The Best Street Food in Europe

October 28, 2017

Europe is home to a huge variety of flavours, with practically every city and region having its own delicacies and local specialities. It’s hard to pick just a few favourites, but there are some you just have to try if you’re visiting.

Frites, Belgium

Most people would probably thing of waffles when picking a famous Belgian food, but frites are our favourite. You can find them being freshly prepared and cooked all over Belgian cities, usually with a huge variety of sauces to choose from. For the most authentic experience however, we would recommend mayonnaise.

 

Crepes, France

There’s nothing quite like a French crepe cooked freshly in front of you, filled with all manner of delights. They’re the nation’s fast food, cooked in mere moments and adaptable to any palate, with savoury options like ham and cheese, or popular favourites like Nutella and fruit.

 

Currywurst, Germany

Probably the most popular of Germany’s famous Wurste (sausages), currywurst is pork sausage served in a delicious curry sauce. You’ll often find it served with a side of bread or crispy French fries, too.

 

Smorrebrod, Denmark  

Denmark is where you’ll find the Smorrebrod, a kind of open-faced sandwich topped with all manner of delicious things. Most common are picked herring, fresh prawns, cheese, and various cold slices of meat. You’ll often get a selection of three or more when you order from a restaurant or café, and you should always start with the fish.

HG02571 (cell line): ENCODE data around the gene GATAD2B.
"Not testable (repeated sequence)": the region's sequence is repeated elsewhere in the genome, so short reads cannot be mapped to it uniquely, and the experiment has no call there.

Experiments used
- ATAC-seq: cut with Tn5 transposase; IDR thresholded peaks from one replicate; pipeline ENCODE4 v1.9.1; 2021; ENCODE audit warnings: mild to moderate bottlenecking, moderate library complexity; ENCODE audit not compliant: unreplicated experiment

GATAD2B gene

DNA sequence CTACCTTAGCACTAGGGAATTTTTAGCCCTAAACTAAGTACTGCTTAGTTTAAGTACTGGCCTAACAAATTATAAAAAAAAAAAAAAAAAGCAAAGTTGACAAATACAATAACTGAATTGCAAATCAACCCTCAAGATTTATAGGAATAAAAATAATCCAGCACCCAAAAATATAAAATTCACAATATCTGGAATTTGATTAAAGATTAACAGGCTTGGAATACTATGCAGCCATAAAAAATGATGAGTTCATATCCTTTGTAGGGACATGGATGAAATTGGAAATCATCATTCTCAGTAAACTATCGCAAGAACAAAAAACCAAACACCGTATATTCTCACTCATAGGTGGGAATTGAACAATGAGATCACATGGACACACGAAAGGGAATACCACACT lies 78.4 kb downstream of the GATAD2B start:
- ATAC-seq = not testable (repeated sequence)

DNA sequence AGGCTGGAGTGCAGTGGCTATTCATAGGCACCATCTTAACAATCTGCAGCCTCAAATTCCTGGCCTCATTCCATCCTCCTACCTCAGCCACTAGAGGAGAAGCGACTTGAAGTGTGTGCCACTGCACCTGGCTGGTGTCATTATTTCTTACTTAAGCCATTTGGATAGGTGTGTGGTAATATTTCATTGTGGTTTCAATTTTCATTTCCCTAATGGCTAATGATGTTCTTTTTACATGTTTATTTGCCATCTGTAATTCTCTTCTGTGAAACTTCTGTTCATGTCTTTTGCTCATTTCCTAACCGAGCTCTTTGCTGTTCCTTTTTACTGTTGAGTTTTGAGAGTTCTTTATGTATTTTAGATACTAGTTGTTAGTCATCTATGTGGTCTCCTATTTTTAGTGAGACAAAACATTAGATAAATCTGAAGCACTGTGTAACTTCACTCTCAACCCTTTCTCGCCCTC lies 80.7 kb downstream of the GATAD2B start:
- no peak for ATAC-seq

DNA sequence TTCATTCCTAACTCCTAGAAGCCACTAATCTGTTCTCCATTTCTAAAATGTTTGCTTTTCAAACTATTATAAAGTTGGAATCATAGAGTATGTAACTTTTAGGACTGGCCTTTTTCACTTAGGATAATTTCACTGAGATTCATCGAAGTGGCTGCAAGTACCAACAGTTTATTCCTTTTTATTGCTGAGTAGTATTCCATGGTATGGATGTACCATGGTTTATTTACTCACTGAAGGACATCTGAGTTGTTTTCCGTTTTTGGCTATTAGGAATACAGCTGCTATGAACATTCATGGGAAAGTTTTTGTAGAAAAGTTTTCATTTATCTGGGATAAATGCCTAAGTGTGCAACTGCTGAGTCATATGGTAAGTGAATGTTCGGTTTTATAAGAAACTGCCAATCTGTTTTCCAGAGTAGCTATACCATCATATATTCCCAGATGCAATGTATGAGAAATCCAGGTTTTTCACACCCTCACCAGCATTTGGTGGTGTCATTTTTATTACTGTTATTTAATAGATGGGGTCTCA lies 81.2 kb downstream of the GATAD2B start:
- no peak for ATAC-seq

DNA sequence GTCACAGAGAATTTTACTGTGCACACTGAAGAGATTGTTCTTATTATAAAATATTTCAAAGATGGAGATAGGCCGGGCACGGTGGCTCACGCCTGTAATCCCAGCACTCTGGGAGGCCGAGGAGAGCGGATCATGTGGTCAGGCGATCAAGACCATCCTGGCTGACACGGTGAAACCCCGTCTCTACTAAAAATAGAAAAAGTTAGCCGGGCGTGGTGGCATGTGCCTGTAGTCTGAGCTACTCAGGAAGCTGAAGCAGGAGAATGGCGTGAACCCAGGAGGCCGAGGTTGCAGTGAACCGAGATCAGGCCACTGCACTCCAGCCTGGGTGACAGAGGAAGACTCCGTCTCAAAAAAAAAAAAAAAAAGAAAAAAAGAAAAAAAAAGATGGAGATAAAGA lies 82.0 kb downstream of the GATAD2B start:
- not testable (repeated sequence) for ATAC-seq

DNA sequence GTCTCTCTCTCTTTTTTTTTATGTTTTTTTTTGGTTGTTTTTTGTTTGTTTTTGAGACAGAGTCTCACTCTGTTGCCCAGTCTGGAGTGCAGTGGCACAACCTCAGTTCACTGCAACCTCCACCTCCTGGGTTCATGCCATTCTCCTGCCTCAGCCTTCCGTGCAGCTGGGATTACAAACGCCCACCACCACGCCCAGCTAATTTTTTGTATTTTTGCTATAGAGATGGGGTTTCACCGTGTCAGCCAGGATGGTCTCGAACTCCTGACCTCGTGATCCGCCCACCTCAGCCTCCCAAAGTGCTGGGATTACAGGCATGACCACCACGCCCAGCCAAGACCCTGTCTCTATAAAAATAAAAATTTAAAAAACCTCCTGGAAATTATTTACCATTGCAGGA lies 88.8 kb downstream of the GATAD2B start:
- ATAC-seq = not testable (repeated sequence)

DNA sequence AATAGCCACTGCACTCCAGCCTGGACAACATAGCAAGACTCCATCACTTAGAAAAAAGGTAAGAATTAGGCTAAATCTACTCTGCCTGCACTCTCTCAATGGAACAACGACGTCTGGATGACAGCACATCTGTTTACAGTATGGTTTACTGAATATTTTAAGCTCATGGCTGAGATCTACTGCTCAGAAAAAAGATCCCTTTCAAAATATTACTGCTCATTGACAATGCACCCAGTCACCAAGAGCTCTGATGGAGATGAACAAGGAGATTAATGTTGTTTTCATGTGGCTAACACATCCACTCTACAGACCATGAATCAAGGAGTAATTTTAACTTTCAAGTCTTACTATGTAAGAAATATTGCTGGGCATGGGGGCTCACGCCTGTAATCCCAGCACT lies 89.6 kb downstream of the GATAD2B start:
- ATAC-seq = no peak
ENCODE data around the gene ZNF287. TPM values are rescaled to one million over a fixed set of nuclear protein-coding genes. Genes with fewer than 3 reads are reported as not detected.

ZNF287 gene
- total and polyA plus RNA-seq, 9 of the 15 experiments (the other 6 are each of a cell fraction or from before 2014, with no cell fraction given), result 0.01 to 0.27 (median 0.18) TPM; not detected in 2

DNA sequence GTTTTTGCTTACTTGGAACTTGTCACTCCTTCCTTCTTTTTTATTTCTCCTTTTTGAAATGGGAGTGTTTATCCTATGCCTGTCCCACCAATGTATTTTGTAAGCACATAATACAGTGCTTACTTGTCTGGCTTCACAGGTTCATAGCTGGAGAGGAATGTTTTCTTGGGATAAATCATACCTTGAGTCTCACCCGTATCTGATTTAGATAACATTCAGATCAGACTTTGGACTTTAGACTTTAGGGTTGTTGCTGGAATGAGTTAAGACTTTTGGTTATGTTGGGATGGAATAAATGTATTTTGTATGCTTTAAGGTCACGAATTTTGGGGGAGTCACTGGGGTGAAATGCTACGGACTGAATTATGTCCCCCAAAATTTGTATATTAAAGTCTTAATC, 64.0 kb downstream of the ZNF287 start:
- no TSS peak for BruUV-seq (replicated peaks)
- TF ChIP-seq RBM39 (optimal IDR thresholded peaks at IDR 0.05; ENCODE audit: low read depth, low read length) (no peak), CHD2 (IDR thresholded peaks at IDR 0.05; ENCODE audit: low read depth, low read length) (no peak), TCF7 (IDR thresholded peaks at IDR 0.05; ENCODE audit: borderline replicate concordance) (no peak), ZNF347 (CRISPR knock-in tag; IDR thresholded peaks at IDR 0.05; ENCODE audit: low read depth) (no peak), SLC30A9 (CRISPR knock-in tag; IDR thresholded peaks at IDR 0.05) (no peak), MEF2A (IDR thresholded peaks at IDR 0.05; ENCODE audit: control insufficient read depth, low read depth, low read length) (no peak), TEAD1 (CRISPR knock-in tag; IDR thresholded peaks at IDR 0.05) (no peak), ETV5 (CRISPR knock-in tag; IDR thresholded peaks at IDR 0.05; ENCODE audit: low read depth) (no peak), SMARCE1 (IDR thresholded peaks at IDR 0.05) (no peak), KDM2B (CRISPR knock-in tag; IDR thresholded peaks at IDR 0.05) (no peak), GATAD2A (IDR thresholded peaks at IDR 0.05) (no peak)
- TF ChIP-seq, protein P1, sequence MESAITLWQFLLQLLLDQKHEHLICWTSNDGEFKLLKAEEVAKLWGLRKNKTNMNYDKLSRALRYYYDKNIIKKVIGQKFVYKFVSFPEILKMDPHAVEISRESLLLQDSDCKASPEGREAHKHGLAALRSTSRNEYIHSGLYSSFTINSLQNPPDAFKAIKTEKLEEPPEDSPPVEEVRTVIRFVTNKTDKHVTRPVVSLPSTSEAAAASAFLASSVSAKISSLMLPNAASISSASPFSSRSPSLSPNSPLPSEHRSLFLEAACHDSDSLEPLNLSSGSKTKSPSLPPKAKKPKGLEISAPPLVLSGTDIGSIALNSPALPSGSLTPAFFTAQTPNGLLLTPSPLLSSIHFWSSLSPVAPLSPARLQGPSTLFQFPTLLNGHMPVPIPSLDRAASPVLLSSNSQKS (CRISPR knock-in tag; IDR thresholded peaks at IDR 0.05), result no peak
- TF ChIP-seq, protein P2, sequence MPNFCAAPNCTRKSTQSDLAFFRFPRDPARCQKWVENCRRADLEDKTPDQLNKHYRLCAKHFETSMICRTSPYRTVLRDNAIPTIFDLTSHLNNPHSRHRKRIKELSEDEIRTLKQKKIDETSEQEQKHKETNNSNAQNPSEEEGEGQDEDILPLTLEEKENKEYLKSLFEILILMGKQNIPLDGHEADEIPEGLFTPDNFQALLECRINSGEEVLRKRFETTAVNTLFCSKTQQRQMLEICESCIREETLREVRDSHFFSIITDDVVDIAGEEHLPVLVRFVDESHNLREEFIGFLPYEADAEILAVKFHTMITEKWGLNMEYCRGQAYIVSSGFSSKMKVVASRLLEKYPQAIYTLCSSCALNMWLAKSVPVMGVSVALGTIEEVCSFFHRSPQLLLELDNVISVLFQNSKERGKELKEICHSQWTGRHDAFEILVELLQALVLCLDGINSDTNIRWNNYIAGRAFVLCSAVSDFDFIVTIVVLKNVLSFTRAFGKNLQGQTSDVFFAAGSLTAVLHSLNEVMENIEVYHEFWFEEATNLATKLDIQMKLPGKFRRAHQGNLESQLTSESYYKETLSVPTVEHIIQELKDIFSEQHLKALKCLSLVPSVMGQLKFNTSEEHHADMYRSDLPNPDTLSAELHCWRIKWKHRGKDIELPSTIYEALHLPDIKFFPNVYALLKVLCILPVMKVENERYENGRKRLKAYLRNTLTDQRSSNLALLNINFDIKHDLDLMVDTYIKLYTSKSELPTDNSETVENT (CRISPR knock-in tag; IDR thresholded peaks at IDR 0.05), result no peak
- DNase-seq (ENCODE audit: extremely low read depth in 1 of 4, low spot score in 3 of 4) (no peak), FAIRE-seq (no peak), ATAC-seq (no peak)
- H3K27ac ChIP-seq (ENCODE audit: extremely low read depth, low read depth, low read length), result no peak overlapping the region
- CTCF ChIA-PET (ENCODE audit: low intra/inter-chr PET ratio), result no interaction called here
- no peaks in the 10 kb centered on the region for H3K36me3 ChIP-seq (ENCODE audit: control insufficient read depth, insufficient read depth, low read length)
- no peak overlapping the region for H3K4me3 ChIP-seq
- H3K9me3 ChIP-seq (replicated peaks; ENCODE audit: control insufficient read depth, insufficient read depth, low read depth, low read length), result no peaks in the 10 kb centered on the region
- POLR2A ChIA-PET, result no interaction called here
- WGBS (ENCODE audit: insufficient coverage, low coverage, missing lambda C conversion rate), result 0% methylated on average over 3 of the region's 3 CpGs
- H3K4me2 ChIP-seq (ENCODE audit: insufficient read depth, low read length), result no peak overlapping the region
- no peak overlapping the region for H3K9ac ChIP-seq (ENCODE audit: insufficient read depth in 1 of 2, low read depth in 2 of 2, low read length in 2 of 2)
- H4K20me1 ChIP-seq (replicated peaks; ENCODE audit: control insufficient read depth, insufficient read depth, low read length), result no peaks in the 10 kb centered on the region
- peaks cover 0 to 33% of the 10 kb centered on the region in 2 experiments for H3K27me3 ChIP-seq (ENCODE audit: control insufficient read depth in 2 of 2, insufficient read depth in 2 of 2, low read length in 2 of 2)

Polse, Norway   

Polse, or hot dogs, are incredibly popular in Norway. You’ll find them served everywhere as fast, street food. There are plenty of run-of-the-mill options that are perfectly delicious, but you could also seek out something a bit special like reindeer sausage topped with berries.

 

Stroopwafel, Netherlands

Probably the country’s most famous sweet treat, the authentic stroopwafel is absolutely delicious. Best served fresh, hot, and gooey, it’s made from two thin waffles sandwiched together with a layer of sweet syrup, and you’ll find them being cooked up in most Dutch cities.

 

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